#1276

I did not say the Democratic party, though they’re not excluded. I did mean the broader left wing.

That said, I’m not sure. I certainly think there is some problem with it in the democratic party, but I think that’s more down to being such a broad tent, rather than any problem of politeness - some shitty people get in, because they’re welcoming anyone who can fight for the same goals.

I think it might also be partially a response to the trumpian politics - it has undeniably emboldened bigots, but that doesn’t just mean right-wing bigots. It’s going to, for some people, feel a lot easier to say something that’s pulling a solid 4 on the racist scale, when there’s motherfuckers you hate roaming all about constantly pegging the dial at ten or eleven. When the extreme becomes the everyday, the less blatant awfulness becomes just as ordinary, even if you’re in theory against both.

I disagree, but not with the base premise. You can be perfectly polite, as a member of the press, while still pressing hard on issues, and really getting after the news. I think the problems with the US press are both different and deeper, but can primarily be summed up as the desperate need to appear balanced, and the way the press on capitol hill works.

As for the first, you already know where I’m going - the right is bad, so they feel the need to cover the left’s misdeeds with equal time. Which is what lead to, for example, the constant bleating about Clinton’s emails and scandals during the 2016 election, even in the nominally left-wing parts of the press - they were spending so much time reporting negatively on Trump, to maintain that balance, they tried to even it out with some negative reporting on Clinton. But that’s not balance, that’s just faking it to please people, it’s putting on a show.

Oddly, The Newsroom, for all it’s faults, showed this. Will McAvoy is portrayed as a dedicated, hard-line free-market republican, an unabashed right-winger, but there’s an entire story arc about how the republican party hates him and actively pulls their debate from the network, and thinks he’s just part of the Liberal media, because he just reports on the Facts, and doesn’t care to give the appearance of false balance.

The other part is DC journalism right now - Let’s be honest, it’s basically just access journalism, with members of the press getting closer to their subjects than the people they’re supposed to be advocates for. They’re afraid to push, to pin the politicians down, to nail the bastards to their own front doors, because they’re afraid they’ll lose access and be unable to do their jobs as they currently are. So you end up with feckless cowards who will equivocate, excuse, and ignore, when they should be getting out the knives and red-hot irons.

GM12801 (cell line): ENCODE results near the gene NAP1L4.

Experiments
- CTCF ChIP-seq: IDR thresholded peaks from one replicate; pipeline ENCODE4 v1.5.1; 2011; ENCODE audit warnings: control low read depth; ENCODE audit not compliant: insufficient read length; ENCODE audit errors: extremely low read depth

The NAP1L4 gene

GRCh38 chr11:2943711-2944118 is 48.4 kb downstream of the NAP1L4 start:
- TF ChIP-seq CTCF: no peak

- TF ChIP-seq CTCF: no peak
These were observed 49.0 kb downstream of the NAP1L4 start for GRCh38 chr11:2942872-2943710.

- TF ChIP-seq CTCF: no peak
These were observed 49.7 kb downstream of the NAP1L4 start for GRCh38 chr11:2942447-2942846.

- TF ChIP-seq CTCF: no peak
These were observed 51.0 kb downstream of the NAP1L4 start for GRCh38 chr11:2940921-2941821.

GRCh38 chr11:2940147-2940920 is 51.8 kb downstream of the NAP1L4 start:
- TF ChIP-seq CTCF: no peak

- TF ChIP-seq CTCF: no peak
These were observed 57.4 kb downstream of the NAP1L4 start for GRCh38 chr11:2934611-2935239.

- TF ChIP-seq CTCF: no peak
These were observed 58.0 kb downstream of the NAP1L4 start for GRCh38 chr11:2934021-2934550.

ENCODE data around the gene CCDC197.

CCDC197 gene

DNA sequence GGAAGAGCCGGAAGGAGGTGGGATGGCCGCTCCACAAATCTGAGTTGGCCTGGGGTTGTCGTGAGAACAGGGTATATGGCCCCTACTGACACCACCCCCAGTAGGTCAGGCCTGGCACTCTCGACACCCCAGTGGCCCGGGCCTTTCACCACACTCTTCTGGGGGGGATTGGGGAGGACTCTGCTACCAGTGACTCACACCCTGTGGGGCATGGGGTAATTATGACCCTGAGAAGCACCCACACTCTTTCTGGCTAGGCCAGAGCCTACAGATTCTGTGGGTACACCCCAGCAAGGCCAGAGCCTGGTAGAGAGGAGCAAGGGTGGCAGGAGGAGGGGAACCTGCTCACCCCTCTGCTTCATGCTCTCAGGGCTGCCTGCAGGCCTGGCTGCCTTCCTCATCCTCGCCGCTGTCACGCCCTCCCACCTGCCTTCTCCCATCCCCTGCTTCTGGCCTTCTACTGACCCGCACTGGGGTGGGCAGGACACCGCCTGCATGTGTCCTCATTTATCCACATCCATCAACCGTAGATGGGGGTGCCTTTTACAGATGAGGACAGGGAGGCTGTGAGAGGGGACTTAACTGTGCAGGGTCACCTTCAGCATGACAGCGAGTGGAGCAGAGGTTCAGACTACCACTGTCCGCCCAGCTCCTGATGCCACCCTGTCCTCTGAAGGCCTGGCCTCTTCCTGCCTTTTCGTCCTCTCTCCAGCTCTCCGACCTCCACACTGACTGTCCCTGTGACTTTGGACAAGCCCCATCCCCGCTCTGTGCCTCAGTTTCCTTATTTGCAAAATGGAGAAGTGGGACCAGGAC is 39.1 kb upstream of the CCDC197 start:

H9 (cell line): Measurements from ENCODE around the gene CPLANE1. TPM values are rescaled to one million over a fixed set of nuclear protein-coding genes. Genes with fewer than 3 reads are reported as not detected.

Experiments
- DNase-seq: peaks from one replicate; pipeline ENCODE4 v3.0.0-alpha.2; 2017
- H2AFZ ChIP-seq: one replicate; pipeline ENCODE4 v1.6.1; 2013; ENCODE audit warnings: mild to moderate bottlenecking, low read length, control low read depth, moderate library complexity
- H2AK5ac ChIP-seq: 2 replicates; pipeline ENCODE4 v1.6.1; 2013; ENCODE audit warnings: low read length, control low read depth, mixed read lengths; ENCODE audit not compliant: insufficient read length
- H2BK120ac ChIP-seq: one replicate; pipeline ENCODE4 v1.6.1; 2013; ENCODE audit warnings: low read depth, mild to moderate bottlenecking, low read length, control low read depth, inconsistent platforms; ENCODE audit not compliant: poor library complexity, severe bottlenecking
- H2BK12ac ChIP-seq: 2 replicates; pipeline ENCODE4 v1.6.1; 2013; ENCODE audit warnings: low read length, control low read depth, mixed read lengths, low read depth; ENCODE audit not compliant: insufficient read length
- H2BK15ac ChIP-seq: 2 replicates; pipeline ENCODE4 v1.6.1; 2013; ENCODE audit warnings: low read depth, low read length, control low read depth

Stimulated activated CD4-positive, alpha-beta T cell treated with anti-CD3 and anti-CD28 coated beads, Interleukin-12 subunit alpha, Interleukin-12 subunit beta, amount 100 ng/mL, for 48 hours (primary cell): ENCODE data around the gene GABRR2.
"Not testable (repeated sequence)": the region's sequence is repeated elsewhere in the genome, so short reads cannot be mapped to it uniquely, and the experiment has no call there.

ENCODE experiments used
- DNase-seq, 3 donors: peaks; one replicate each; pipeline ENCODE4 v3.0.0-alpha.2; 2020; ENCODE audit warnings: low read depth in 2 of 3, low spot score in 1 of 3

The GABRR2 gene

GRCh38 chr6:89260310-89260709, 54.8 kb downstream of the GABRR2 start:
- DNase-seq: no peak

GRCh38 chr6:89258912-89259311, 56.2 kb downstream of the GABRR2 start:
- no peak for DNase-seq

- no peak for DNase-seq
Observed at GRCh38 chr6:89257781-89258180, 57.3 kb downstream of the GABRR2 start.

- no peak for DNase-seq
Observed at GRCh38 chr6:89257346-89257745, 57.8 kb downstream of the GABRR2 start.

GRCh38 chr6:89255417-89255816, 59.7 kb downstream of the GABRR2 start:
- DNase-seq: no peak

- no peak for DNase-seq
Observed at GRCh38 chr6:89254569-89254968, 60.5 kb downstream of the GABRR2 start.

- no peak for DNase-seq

#1277

Honestly, it didn’t read as hyperbole to me, but we live in Interesting Times so I’ve stopped assuming anyone is joking about anything.


#1278

I’m in the same boat on this.

Except in private situations involving people with whom I’m very close, I do not joke or hyperbolize about current politics. We’re in dangerous territory now, and I am only interested in earnest discourse.

When the nazis go away, I’ll resume my usual hyperbolic snark.


#1279

Read the whole thread.


#1280

It’s not all bad, a lot of these consolidations make sense. The government has hella overlap all over the place. But yeah, sell off the postal service? Why?


#1281

People have been trying to drown the post office for fifty years or whatever. At the end of the day it all boils down to shilling for private interests. Gotta drown that baby somehow.


#1282

Except the sole reason for them is to then attack the budgets of the consolidated departments…


#1283

It also ignores that establishment of a postal service is explicitly called out in the Constitution. Article I, Section 8, specifically. Now, it doesn’t require Congress to do so, but having one is 100% Constitutional.


#1284

Not only that but the post office was a big deal in terms of making this country in its early days… FEEL like a cohesive country. Privatizing it ignores what it was and what it stood for.


#1285

Yeah, that is the obvious play. It’s a shame, something like the Department of Welfare could actually accomplish a lot of good.